Most CPU architectures, and the x86 in particular, have a way of adding to a variable in-place (that is, to add to whatever is there) with a single instruction. So, your first form can be directly implemented with a single instruction, even without optimization being involved. The second form, however, is a generic assignment. The compiler will first focus on calculating the value of the expression on the right (meaning it will have to copy the value of var to a temporary variable before adding to it, because it doesn't want to spoil the original value of var), then once it has the result it will move that into the left part of the assignment (thus moving the value into var). This is a redundancy, of course.

A properly optimizing compiler will likely notice the redundancy and issue the direct code in the first place (directly altering var in-place). However, one should not rely on compiler optimization to improve one's own code. As I usually say in these cases: why not say what you mean?

In general, when choosing between a more general form, and a particular case that's been tailored to serve a specific need, all other things being equal one should opt to use the particular case. It is more likely that it will be more optimized for that specific need, as it was made precisely for that. Of course the general case may get optimized as well once the compiler realizes it's really a particular case, but why rely on optimization when you can just be specific about what you want?

Incidentally, when it comes to incrementing a variable by one, as in your example var+=1, there is an instruction that is even more specific: var++ (or ++var). The ++ operator is meant specifically to increment the variable by one, as opposed to the more general += one, which is to increment by any given value. This makes a difference in architectures such as the x86 where there is a specific instruction to increment a register or memory by one (the inc assembly instruction), which is more specific and optimized than the instruction to increment by a generic value (the add instruction). Of course, again, a good optimizing compiler will notice the particular case anyway and use the most efficient instruction.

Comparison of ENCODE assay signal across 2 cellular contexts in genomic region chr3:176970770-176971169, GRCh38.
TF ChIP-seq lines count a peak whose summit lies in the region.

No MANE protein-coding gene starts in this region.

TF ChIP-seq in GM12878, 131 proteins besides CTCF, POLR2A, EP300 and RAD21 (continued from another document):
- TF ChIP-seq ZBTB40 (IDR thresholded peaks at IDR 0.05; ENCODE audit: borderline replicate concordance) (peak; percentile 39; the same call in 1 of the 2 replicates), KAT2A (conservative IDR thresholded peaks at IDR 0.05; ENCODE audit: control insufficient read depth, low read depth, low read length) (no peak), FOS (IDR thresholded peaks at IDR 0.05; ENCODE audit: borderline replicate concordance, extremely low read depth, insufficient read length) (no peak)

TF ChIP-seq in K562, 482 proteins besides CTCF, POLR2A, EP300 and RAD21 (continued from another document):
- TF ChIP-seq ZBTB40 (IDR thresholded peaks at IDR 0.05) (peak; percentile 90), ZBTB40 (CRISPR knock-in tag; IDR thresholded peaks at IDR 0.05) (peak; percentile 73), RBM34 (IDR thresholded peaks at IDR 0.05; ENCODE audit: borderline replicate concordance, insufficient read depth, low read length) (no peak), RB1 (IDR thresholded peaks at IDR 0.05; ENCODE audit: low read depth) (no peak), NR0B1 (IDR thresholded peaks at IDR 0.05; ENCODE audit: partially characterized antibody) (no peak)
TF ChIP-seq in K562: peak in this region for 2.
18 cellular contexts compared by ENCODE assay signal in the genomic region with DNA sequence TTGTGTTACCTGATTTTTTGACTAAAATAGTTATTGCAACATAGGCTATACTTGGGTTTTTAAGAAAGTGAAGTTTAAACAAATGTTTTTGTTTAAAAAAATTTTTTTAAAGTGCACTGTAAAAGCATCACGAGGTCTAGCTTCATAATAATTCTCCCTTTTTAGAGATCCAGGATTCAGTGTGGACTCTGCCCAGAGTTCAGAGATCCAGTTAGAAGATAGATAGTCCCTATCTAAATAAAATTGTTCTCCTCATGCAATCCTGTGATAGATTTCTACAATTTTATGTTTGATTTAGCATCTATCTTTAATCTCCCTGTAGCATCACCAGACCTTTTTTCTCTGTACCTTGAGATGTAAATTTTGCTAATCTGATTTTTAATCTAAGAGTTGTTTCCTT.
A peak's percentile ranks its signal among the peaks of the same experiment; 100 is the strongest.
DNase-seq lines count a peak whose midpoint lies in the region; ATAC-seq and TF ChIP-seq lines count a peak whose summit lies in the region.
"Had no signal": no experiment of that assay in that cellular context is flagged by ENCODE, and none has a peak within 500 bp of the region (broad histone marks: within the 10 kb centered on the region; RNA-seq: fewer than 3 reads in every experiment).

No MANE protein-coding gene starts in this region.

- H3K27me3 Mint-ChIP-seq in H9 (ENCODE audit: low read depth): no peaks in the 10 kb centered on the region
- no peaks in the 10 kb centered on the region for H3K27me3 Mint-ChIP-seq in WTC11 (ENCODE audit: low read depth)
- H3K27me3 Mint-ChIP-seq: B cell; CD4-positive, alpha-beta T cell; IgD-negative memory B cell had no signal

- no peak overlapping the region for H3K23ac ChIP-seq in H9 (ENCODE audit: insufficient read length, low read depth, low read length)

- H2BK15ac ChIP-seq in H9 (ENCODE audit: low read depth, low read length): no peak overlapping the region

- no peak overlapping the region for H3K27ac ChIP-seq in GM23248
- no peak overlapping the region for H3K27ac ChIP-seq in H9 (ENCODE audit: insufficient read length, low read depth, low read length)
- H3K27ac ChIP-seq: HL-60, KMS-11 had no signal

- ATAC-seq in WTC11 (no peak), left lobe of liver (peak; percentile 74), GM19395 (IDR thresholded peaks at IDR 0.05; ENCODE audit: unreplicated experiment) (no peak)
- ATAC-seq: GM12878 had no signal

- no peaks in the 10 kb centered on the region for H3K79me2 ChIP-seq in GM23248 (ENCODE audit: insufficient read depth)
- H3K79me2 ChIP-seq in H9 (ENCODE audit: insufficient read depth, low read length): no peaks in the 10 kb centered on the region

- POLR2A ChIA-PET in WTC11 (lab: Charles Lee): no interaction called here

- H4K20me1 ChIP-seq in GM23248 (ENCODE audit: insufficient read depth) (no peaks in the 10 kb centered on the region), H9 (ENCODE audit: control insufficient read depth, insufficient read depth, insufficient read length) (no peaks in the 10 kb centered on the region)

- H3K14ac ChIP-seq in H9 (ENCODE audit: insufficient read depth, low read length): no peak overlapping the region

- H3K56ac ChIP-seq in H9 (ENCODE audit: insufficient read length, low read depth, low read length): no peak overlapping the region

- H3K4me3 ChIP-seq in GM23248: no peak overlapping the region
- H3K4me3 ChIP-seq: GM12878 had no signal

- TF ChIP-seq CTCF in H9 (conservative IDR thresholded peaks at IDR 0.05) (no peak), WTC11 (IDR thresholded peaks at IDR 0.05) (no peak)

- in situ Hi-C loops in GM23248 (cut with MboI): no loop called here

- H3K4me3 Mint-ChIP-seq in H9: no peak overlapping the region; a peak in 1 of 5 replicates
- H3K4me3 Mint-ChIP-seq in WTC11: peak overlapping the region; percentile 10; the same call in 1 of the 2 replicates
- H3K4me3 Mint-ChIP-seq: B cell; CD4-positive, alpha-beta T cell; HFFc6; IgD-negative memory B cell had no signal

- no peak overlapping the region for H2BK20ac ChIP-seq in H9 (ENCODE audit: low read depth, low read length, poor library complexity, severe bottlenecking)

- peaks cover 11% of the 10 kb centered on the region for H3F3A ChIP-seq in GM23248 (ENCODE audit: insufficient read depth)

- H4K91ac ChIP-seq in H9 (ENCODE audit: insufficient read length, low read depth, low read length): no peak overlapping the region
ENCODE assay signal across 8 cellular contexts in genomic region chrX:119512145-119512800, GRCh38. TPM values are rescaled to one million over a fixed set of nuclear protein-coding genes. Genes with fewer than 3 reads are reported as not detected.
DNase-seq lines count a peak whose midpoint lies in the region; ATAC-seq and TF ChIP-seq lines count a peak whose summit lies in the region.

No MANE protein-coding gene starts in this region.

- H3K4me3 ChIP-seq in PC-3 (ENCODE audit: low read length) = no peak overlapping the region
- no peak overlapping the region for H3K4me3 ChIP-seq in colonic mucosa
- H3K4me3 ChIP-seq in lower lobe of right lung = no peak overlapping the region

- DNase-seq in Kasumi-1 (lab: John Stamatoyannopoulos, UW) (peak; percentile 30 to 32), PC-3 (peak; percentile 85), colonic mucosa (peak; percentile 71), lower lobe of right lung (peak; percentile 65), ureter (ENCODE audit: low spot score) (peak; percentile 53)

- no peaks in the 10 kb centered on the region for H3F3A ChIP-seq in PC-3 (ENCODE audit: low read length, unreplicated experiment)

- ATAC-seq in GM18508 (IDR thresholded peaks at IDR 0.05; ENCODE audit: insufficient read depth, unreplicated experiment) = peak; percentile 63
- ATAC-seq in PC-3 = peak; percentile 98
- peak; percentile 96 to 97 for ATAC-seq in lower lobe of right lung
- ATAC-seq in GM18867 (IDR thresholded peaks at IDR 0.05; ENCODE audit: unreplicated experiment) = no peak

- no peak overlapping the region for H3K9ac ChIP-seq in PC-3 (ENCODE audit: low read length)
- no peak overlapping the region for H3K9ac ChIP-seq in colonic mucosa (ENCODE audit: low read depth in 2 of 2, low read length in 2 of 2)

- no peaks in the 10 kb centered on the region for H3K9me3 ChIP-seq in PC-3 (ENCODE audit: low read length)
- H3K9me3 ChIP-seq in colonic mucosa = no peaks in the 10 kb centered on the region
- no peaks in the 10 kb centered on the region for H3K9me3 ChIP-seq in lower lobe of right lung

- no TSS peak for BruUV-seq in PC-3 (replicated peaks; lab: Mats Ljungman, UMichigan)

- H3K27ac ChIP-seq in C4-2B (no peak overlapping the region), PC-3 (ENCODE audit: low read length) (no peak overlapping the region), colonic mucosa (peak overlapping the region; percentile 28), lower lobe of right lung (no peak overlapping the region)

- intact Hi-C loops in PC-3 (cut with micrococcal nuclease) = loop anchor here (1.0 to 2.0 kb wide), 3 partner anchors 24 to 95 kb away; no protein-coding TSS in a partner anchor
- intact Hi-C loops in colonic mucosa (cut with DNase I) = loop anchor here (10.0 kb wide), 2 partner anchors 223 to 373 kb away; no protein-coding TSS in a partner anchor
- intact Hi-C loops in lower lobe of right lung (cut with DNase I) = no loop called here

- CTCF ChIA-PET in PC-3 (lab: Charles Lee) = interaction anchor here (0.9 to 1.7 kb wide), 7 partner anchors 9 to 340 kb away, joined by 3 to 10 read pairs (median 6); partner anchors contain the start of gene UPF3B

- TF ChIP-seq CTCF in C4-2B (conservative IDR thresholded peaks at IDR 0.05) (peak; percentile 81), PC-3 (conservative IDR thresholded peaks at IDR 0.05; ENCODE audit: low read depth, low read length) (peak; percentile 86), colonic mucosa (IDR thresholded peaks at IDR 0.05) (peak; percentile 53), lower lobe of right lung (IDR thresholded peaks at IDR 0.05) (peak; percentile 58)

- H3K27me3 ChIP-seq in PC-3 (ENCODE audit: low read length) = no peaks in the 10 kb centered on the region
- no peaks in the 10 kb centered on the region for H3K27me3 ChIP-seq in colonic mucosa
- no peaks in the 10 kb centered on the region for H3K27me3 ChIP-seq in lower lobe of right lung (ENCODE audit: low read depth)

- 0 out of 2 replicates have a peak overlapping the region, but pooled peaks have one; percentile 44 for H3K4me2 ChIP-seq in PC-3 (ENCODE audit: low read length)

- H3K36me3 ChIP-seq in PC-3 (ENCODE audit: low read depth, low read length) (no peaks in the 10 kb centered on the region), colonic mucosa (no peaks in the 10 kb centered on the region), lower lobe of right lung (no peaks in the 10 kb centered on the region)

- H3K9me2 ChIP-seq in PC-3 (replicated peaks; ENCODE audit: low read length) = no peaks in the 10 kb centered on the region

As a side note, not regarding your question directly, it is for these same reasons that I generally prefer using for(;;) for infinite loops, rather than while(1). Although they may both have the same effect, what you are literally saying when you say for(;;) is "repeat forever" (as there is no end condition), yet when you say while(1) you are actually saying "repeat while 1 is different from 0". Again, there is a semantic difference here. Although it is obvious to any human being that the second form will always be true (and thus can be optimized to an infinite loop), to a machine nothing is obvious. Of course, a decent optimizing compiler will recognize that 1 will always be different from 0 and not bother with generating code to compare 1 with 0 on every iteration of the loop. However, this is a prerrogative of the compiler; it is not what you are literally telling it to do. Always better to say what you mean.
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hush
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PostPosted: Sun Jan 15, 2006 7:38 pm    Post subject: Reply with quote

An excellent reply there capi (a reply++), thanks a lot Very Happy .